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Discussion Starter #83
Devo, The 38 Special 148gr LHBWC load with 2.8~3 gr of Bullseye powder has been around for decades and is the prime choice of most revolver bullseye shooters. My S&W Mod 17 with a 6" barrel will chronograph the 2.8gr loads at 720 fps or 760 fps with 3.0 gr of Bullseye. From a Ransom rest, they shoot one tattered hole …. off hand shooting will depend on your marksmanship skills.

taters613, What makes a 357 Mag revolver so robust is the fact they can be loaded with very light target loads all the way up to serious magnum loads and virtually anything in between. Reloading manuals typically don't have much data for mid-range 357 loads but do have many true magnum loads. You can easily use 38 Special +P load data in 357 Mag cases and get similar mid-range velocity results. I've found I need to add a tenth or two of powder to emulate 38 Specials because the 357 cases have a larger capacity and develop lower pressure.

My recommendation for newbies is to start with 38 Specials. It's an easy cartridge to load and the results are very satisfying. 38 Specials like faster burning powder with my favorite being W-231 or HP-38. These powders meter about as perfect as possible and develop the necessary pressure for safe, accurate, and clean burning loads. Loading 357 Mag cases at lower velocities can be quite a challenge. They will shoot but because of the larger case capacity, velocity and accuracy is not as uniform as the same powder charge in a 38 case.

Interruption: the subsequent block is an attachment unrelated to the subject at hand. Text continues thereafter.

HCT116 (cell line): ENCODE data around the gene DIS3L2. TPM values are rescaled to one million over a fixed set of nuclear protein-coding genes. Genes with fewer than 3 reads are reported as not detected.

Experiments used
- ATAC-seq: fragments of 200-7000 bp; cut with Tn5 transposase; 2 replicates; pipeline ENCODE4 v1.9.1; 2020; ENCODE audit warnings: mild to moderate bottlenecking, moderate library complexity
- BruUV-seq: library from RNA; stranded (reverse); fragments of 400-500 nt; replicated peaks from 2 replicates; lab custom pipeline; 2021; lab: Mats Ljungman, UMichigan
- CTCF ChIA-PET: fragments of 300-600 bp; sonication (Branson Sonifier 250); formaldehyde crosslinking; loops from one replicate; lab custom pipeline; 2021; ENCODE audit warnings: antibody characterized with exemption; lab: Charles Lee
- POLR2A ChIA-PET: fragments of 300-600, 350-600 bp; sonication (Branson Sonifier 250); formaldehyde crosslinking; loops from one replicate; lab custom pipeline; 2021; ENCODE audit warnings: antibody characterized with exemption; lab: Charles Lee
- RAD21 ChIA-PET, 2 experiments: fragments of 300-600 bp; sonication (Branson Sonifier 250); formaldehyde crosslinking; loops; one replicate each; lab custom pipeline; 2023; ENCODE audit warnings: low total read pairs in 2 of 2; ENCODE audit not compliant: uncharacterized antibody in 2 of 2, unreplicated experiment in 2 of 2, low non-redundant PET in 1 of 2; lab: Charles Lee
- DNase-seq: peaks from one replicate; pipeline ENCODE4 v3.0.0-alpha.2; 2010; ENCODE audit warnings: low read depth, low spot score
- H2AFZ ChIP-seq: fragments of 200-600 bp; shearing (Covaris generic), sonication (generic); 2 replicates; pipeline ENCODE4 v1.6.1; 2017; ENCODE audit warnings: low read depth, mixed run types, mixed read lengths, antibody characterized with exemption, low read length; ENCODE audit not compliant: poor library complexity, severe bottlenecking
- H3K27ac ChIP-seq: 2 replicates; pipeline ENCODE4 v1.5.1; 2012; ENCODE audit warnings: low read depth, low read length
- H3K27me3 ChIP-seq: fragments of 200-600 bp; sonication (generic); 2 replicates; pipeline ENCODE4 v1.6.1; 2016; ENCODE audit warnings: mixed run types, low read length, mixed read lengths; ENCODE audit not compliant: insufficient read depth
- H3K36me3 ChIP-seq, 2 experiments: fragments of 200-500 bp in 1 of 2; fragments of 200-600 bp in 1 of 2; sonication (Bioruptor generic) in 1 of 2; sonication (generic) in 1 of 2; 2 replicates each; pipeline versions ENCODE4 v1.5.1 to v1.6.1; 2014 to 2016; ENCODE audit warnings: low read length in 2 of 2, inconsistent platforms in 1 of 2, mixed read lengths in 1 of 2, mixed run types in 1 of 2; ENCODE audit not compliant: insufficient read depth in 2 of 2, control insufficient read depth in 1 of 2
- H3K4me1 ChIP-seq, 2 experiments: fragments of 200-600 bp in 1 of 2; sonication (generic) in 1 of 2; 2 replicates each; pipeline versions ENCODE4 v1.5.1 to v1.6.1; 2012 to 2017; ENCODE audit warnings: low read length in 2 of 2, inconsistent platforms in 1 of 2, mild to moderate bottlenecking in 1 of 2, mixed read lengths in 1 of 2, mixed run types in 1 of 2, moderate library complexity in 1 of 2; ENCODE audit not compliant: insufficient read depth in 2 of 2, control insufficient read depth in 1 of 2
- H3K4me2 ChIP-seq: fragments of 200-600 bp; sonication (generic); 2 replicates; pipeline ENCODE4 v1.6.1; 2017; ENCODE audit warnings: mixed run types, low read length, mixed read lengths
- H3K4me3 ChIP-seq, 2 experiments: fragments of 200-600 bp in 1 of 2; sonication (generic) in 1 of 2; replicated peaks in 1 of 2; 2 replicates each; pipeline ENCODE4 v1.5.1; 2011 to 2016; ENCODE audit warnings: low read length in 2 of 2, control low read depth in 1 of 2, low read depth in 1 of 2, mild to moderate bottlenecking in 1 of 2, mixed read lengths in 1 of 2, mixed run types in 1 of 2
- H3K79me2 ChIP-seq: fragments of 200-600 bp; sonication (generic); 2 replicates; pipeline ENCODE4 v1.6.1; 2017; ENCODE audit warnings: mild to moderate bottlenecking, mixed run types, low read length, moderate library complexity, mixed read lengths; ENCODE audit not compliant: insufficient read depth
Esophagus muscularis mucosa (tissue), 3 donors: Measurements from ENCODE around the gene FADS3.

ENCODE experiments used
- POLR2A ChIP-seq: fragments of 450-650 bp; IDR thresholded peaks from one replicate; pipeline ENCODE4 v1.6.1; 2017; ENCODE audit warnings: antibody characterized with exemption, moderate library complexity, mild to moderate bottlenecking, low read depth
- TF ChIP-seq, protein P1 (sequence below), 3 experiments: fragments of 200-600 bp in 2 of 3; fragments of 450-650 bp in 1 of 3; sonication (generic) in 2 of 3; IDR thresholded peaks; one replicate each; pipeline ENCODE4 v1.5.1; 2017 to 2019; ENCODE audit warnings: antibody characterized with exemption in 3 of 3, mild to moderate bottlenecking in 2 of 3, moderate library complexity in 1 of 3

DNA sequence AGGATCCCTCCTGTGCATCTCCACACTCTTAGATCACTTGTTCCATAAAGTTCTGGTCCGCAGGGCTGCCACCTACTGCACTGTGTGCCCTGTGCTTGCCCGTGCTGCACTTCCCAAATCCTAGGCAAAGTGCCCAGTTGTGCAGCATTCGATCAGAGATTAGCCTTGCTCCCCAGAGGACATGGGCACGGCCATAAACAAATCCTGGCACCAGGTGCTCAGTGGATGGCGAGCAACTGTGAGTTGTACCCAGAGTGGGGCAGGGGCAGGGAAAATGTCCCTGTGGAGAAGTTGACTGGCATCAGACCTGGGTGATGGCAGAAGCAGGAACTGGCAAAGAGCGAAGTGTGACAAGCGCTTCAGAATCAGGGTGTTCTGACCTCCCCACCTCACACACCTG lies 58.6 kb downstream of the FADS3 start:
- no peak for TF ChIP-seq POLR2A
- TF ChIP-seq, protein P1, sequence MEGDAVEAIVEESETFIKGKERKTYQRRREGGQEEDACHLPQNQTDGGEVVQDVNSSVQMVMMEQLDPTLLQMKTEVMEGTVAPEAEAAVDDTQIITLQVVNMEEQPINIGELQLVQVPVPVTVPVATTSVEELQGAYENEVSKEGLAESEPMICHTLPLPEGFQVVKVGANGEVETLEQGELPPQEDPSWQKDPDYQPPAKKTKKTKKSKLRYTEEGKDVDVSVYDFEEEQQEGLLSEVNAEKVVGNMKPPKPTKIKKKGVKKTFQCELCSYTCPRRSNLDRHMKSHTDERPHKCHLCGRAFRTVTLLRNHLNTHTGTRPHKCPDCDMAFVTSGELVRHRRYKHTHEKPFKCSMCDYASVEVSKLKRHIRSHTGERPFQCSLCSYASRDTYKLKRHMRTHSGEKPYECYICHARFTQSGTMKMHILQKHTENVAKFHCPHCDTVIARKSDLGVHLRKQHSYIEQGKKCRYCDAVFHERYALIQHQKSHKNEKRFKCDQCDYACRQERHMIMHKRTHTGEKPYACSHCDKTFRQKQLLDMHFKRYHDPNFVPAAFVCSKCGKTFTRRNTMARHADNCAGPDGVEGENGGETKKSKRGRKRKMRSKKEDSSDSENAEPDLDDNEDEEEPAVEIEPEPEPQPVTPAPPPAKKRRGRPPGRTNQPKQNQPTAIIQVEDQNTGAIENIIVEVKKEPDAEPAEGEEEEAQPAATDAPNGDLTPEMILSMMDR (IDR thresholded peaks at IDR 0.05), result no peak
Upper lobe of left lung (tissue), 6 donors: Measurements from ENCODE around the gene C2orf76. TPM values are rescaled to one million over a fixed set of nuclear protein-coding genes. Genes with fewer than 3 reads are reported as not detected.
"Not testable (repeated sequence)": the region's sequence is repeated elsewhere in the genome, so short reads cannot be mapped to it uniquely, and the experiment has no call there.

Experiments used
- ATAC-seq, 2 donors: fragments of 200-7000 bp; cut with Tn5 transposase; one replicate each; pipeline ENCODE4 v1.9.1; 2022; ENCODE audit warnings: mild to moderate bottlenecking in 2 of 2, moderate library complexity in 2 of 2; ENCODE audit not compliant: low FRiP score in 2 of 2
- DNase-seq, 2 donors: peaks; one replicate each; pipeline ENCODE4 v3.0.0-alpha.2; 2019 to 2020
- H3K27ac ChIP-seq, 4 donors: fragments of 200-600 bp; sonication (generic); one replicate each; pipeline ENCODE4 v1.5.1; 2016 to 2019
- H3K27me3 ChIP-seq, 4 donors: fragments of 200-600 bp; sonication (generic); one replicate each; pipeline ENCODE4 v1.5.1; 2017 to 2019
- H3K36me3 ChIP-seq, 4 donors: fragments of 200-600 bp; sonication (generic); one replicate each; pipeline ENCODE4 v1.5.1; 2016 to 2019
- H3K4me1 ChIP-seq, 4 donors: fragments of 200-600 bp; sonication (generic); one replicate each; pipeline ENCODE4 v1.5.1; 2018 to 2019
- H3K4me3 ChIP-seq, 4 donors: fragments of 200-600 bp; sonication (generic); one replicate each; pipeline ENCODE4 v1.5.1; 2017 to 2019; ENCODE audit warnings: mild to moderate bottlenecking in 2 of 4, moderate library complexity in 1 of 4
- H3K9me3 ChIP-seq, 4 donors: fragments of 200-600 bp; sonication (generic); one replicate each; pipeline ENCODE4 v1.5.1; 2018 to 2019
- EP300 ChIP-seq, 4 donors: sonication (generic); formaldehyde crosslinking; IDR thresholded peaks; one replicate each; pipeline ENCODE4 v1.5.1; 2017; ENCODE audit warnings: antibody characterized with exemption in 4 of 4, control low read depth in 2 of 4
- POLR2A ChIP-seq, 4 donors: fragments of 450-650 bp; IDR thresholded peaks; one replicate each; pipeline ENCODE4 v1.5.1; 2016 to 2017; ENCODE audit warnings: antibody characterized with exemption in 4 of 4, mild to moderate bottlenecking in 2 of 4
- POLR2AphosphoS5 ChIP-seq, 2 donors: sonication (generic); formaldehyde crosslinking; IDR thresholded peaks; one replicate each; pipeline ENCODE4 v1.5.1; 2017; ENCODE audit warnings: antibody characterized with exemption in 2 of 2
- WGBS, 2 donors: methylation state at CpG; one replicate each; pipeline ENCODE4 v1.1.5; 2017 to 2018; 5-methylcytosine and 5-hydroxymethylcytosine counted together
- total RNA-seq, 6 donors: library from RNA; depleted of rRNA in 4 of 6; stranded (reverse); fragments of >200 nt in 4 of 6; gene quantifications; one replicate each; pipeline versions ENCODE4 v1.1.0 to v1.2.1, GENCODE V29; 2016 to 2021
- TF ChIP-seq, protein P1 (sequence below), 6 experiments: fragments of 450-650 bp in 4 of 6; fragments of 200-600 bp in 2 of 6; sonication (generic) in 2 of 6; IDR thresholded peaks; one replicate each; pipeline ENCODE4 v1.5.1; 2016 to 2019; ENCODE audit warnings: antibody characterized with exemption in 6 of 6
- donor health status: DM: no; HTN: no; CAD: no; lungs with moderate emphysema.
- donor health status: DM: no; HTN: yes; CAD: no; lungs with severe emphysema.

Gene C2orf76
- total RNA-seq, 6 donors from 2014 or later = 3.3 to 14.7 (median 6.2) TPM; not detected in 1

38 Specials were designed with 158 gr lead bullets so being a traditionalist, I like to use lead bullets. Hollow base wad cutter are the most accurate. Lead round nose are the next most accurate followed by lead semi wad cutters. The accuracy difference from one extreme to another is very minimal at 25 yards. You can buy plated or coated lead bullets pretty cheap and still get excellent performance. Jacketed bullets are also very accurate and don't foul bores like lead …. but they do cost considerably more. Again, the availability of a wide selection of lead, coated lead, plated lead, or jacketed bullets in many different weights is what helps make a 38 Special so versatile to load.
Great advice, thanks Iowegan! I think I’ll start with some 38 special, then do some weak 10mm, and then maybe some entry level 357. I’ll stick with 158 grain for 38 and 357, and probably 185 or 200 grain for 10mm. Would the same fast burning-powders you recommended for 38 special also appropriate for weak 10mm?
Also: I read somewhere that fast burning, spherical/ball powders can accelerate forcing cone wear and top strap erosion. Is this really the case? Would slow burning, or “stick” powders better in this regard? To me, it seems like slow burning powders might actually be WORSE for flame cutting effects, since I could imagine individual grains of powder delaying their ignition until they make contact with the forcing cone or top strap. This is mainly a concern with regard to my Colt model 3-5-7, which is somewhat of a collectible and I’d like to keep it in tip-top shape.
 

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I have used a single stage Rock Chucker for over 35 yrs, always load in stages, EZ to ck & reck what you are doing, never in a hurry, buy the best equipment you can afford as it will last a long time, read up on reloading from manuals, forums & magazines, then reload some but keep on reading & learning, but above all.....Have Fun & shoot more!